Representing the Race: The Creation of the Civil Rights Lawyer


Representing the Race

Kenneth W. Mack

Cambridge, MA: Harvard University Press

March 5, 2012

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Washington Post Top Fifty Nonfiction Book of the Year

Honorable Mention, J. Willard Hurst Award, Law and Society Association

National Book Festival Selection

Finalist, Julia Ward Howe Award, Boston Authors Club

Richly compelling and impressively astute...Representing the Race examines the pre-Brown [v. Board of Education] world of black lawyers with a perceptive, critical thoughtfulness that sets Mack's work above all previous treatments. By eschewing celebratory homage in favor of tough-minded honesty, he addresses the hardest questions about representativeness and "racial authenticity" with an acuity and freshness that resonate forward to the present day...Representing the Race will be a prize-winning book that profoundly alters and improves our understanding of civil rights history. (David J. Garrow, Washington Post)

This group of pioneering lawyers didn't just help break boundaries, but also, as Mack so adeptly shows, their own stories do not fit the easy narratives we may expect from our civil rights leaders...These men and women achieved important victories whose impact continues to resonate. (Andrew Losowsky, Huffington Post)

Representing the Race is a masterful, compelling, and important book. Mack writes in vivid, memorable prose, and he artfully narrates stories that illuminate his themes in complex yet clear terms.  It is a good read. (Michael McCann, Tulsa Law Review)

Representing the Race is a wonderful excavation of the first era of civil rights lawyering, the product of prodigious research and a keen eye for revealing detail. (Randall L. Kennedy, Author of The Persistence Of The Color Line: Racial Politics And The Obama Presidency)

Ken Mack brings to this monumental work not only a profound understanding of law, biography, history and racial relations but also an engaging narrative style that brings each of his subjects dynamically alive. It is a truly wonderful book. (Doris Kearns Goodwin, Author of Team Of Rivals: The Political Genius Of Abraham Lincoln)

A stunning reinterpretation of civil rights history for a twenty-first century audience, bringing to vivid life both famous and forgotten historical lawyers. Anyone who wishes to understand race relations in our modern era, including the racial politics that surrounds our first African American president, should read this book. (Vernon Jordan)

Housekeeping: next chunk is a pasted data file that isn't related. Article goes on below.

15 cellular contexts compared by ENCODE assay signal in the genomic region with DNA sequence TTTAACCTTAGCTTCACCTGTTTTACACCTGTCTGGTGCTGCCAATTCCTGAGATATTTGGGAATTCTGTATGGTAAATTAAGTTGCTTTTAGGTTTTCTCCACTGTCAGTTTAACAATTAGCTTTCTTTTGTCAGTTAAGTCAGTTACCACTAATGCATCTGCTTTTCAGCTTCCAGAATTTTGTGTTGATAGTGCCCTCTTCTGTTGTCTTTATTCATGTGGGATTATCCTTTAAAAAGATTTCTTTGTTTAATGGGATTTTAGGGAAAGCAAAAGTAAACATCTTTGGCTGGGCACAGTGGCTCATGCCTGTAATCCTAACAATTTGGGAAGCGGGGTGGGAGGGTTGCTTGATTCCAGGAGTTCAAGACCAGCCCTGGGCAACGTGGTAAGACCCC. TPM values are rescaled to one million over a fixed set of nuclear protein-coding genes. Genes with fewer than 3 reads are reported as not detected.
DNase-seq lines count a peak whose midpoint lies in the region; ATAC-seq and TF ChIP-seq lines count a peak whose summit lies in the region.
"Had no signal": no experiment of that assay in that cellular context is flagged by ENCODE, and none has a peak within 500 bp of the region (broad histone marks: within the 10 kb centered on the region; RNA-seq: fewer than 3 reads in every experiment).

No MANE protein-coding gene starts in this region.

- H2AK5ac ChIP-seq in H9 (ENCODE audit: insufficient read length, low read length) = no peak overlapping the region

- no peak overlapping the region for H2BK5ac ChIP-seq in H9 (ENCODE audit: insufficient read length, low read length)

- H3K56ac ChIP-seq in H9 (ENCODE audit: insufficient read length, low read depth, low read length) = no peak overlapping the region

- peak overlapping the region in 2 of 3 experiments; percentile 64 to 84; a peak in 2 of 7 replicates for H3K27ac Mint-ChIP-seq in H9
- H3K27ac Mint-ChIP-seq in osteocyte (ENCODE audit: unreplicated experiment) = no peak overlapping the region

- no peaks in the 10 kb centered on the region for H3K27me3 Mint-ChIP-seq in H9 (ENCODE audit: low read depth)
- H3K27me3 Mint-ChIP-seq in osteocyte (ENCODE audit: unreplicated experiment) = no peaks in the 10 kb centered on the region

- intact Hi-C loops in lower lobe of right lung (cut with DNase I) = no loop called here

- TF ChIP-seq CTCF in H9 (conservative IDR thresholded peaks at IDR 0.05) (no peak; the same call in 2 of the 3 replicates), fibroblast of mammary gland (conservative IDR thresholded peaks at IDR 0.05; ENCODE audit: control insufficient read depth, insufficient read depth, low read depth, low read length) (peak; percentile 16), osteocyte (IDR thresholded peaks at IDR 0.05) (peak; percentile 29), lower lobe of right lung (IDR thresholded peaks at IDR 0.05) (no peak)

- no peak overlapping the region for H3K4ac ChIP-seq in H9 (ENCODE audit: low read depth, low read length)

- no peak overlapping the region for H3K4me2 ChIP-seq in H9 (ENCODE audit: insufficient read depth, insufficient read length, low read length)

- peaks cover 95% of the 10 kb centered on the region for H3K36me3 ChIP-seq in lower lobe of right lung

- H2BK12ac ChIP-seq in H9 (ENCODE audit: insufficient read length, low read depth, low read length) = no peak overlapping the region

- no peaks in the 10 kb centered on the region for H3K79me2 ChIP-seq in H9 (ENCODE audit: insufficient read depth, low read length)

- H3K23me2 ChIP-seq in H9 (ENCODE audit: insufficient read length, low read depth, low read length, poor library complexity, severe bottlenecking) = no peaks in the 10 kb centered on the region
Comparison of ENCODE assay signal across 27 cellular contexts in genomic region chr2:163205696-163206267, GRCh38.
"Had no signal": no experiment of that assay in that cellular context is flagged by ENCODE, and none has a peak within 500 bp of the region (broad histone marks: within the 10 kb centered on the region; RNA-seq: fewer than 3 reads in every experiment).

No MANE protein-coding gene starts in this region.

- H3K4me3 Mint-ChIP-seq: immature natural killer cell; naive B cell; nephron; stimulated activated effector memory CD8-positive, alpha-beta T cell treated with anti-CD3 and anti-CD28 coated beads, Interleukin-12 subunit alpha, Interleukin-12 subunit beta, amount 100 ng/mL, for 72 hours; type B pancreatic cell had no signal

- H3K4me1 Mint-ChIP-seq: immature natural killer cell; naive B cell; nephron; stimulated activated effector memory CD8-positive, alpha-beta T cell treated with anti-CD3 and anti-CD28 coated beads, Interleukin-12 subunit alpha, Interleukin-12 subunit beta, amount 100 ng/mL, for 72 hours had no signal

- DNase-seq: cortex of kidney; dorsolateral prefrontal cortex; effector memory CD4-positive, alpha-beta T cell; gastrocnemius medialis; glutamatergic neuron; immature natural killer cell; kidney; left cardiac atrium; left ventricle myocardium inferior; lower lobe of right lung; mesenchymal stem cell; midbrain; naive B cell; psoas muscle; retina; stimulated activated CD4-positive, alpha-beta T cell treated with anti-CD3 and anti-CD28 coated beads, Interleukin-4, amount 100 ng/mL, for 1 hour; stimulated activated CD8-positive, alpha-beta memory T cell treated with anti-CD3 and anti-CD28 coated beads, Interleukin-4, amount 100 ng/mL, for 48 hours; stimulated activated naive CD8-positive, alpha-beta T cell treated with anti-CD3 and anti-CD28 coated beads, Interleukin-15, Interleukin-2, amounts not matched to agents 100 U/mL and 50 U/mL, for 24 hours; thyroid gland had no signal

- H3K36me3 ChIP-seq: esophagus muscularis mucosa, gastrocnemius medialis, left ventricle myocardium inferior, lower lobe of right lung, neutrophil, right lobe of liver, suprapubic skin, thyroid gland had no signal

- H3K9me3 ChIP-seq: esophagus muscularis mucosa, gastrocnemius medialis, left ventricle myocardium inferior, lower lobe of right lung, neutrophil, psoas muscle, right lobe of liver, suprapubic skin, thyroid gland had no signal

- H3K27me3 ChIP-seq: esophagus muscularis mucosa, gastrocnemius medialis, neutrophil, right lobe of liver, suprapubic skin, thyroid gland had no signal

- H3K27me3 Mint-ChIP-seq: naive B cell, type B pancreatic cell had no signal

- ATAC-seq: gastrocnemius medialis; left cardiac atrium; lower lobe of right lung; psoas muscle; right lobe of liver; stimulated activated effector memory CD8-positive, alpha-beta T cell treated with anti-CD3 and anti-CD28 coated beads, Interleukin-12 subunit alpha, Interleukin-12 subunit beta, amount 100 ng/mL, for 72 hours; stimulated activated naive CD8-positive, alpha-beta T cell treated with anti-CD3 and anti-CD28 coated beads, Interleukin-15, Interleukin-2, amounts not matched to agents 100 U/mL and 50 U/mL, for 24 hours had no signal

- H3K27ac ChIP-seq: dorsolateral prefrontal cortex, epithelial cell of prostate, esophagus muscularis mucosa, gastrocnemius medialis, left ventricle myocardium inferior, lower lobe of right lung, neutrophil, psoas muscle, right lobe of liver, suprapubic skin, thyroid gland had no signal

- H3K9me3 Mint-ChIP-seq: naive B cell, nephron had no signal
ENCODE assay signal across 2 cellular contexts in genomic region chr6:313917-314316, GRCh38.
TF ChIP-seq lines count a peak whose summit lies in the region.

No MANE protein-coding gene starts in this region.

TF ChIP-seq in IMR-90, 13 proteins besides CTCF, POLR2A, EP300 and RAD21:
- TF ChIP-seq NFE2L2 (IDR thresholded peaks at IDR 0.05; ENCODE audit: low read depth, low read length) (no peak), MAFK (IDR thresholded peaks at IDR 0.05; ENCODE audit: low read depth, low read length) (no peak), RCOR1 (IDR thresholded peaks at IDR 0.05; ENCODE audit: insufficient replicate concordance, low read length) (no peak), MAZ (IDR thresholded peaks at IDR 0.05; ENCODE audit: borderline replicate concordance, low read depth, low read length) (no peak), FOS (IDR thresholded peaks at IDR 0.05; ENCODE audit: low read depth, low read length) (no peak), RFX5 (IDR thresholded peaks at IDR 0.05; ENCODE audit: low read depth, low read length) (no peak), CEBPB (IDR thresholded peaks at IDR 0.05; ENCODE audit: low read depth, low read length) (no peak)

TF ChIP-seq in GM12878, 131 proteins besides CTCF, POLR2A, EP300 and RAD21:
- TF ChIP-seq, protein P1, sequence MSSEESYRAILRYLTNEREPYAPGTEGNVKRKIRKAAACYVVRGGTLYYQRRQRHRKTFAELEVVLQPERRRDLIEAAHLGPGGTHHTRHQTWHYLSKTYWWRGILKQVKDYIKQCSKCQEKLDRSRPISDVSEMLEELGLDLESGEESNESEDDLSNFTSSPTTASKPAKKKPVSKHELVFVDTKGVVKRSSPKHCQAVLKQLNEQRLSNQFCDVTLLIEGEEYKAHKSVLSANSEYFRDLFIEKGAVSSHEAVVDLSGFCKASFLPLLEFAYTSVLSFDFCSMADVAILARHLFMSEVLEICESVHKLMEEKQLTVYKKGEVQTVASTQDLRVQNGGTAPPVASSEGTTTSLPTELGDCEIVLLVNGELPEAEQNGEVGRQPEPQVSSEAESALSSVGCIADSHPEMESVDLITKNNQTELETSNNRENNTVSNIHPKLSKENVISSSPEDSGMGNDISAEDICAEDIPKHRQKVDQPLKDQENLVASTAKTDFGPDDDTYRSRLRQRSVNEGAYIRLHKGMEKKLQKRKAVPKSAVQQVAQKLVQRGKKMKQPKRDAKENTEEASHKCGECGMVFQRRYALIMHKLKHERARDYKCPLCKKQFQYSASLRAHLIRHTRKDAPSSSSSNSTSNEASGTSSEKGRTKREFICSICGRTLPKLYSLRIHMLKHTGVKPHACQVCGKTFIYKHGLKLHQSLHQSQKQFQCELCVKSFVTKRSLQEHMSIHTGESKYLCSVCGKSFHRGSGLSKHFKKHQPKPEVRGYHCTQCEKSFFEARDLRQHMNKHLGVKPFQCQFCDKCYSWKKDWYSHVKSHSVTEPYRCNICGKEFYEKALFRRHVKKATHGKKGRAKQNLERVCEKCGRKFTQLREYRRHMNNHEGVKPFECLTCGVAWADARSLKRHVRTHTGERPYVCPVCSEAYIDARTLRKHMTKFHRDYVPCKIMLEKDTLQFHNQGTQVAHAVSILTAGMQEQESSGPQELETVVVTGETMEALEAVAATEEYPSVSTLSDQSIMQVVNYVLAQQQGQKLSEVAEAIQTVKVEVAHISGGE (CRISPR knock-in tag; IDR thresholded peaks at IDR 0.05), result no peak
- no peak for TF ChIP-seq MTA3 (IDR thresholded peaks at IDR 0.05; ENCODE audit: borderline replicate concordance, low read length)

Ken Mack has written a rare book that forces us to reconsider the long history of civil rights. He offers an extraordinary account of a generation of attorneys who fought against Jim Crow and for professional recognition when the odds were against them. This is a masterwork. (Thomas J. Sugrue, Author of Sweet Land Of Liberty: The Forgotten Struggle For Civil Rights In The North)

Although civil rights lawyers occupy a central place in our nation's history, the nuances of their own position with regard to race, class, and professional stature bear closer examination. In this compelling new book, Mack recreates their individual and collective struggles and the triumphs that defined an era. (Henry Louis Gates, Jr., W. E. B. Du Bois Institute For African And African American Research, Harvard University)

Mack calls himself an historian, and his book has all the elements of a good work of history—a strong story, memorable personalities, and intriguing rivalries, all built on extensive and compelling research. And reflecting the book’s focus on the law, it also contains wonderful courtroom scenes. We hope you’ll find Representing the Race as interesting and provocative as we do. (Lissa Muscatine & Bradley Graham, Politics and Prose)

Provide[s] the promising opportunity . . . to look backward and ahead in order to help steer the next generation of civil rights lawyers. (Yale Law Journal)

[A]mong Mack's many virtues as a writer is his power of empathetic identification. Again and again, he captures the dilemmas of the figures he studies as they experience the competing demands of performing in the role of representative African American, on the one hand, and of lawyer in a society in which this position has traditionally been reserved for whites only, on the other. . .  Representing the Race is a narrative tour de force. (Susan Carle, Law and Social Inquiry)

Mack's collective biography of early black attorneys is an important contribution to the host of new and innovative works in the last decade that have broadened the scope, nature, and sophistication of the study of the civil rights movement...These groundbreakers struggled to establish their identity as professional attorneys within the legal community, courtroom, and larger society. . . The experiences of the featured attorneys are fascinating, and they make readers hunger for stories of the hundreds of other Jim Crow-era black attorneys. (J. P. Dunn, Choice)

Although Mack’s book is a work of legal history, he says it’s clear from the questions posed about the loyalty and identity of the most established black lawyers—Justice Clarence Thomas and President Barack Obama ’91, for example—that these issues are very much alive today. (Emily Newburger, Harvard Law Bulletin)